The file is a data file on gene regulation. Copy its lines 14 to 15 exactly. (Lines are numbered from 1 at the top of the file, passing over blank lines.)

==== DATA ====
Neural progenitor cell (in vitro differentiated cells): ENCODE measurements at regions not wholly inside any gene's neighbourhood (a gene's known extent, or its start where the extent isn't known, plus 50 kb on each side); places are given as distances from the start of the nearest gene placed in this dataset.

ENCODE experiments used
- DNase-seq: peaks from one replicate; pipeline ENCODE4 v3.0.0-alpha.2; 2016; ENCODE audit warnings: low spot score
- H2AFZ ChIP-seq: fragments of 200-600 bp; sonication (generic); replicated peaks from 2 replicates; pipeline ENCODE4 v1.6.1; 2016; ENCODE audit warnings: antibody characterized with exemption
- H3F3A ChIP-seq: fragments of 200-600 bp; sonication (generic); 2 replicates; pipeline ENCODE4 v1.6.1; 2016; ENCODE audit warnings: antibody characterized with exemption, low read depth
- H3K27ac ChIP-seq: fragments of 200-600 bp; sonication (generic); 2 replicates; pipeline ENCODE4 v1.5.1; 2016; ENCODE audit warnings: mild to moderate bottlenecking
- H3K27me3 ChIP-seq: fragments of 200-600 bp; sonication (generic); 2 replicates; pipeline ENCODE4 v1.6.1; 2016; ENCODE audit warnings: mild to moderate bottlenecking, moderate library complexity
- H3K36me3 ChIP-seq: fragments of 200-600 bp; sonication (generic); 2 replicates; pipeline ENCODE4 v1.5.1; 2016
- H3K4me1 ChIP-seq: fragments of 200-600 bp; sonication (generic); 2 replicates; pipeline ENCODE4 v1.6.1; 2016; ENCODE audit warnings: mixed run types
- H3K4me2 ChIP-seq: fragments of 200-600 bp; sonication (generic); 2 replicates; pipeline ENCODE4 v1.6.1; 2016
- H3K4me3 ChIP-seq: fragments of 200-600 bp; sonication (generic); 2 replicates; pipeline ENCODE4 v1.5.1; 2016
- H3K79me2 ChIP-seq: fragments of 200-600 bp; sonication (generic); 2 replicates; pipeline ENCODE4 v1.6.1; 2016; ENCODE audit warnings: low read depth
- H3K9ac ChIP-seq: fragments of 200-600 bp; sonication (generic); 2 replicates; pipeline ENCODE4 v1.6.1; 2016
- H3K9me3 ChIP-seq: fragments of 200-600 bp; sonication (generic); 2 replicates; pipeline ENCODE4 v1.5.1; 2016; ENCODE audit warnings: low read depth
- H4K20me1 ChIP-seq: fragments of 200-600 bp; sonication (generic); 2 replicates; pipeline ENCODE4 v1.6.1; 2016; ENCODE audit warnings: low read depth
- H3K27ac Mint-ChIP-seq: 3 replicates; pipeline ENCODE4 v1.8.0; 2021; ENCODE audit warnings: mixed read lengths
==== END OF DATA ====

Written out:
- H3K9me3 ChIP-seq: fragments of 200-600 bp; sonication (generic); 2 replicates; pipeline ENCODE4 v1.5.1; 2016; ENCODE audit warnings: low read depth
- H4K20me1 ChIP-seq: fragments of 200-600 bp; sonication (generic); 2 replicates; pipeline ENCODE4 v1.6.1; 2016; ENCODE audit warnings: low read depth